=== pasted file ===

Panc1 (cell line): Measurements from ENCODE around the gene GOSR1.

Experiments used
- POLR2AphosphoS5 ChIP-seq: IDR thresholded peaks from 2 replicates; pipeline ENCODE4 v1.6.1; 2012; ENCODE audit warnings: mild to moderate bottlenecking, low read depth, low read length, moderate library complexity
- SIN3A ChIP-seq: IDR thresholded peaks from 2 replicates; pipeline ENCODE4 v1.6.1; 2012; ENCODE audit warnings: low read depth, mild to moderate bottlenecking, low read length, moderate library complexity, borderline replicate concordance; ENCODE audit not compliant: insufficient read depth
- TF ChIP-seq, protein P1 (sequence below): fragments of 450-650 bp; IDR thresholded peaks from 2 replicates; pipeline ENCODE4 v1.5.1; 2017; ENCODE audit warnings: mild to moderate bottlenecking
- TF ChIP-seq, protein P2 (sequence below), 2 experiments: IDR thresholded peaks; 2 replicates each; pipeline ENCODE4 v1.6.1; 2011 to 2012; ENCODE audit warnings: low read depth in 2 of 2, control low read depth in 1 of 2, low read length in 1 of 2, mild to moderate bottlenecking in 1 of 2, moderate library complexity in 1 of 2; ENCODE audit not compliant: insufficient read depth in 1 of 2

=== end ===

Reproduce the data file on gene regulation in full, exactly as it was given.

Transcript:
Panc1 (cell line): Measurements from ENCODE around the gene GOSR1.

Experiments used
- POLR2AphosphoS5 ChIP-seq: IDR thresholded peaks from 2 replicates; pipeline ENCODE4 v1.6.1; 2012; ENCODE audit warnings: mild to moderate bottlenecking, low read depth, low read length, moderate library complexity
- SIN3A ChIP-seq: IDR thresholded peaks from 2 replicates; pipeline ENCODE4 v1.6.1; 2012; ENCODE audit warnings: low read depth, mild to moderate bottlenecking, low read length, moderate library complexity, borderline replicate concordance; ENCODE audit not compliant: insufficient read depth
- TF ChIP-seq, protein P1 (sequence below): fragments of 450-650 bp; IDR thresholded peaks from 2 replicates; pipeline ENCODE4 v1.5.1; 2017; ENCODE audit warnings: mild to moderate bottlenecking
- TF ChIP-seq, protein P2 (sequence below), 2 experiments: IDR thresholded peaks; 2 replicates each; pipeline ENCODE4 v1.6.1; 2011 to 2012; ENCODE audit warnings: low read depth in 2 of 2, control low read depth in 1 of 2, low read length in 1 of 2, mild to moderate bottlenecking in 1 of 2, moderate library complexity in 1 of 2; ENCODE audit not compliant: insufficient read depth in 1 of 2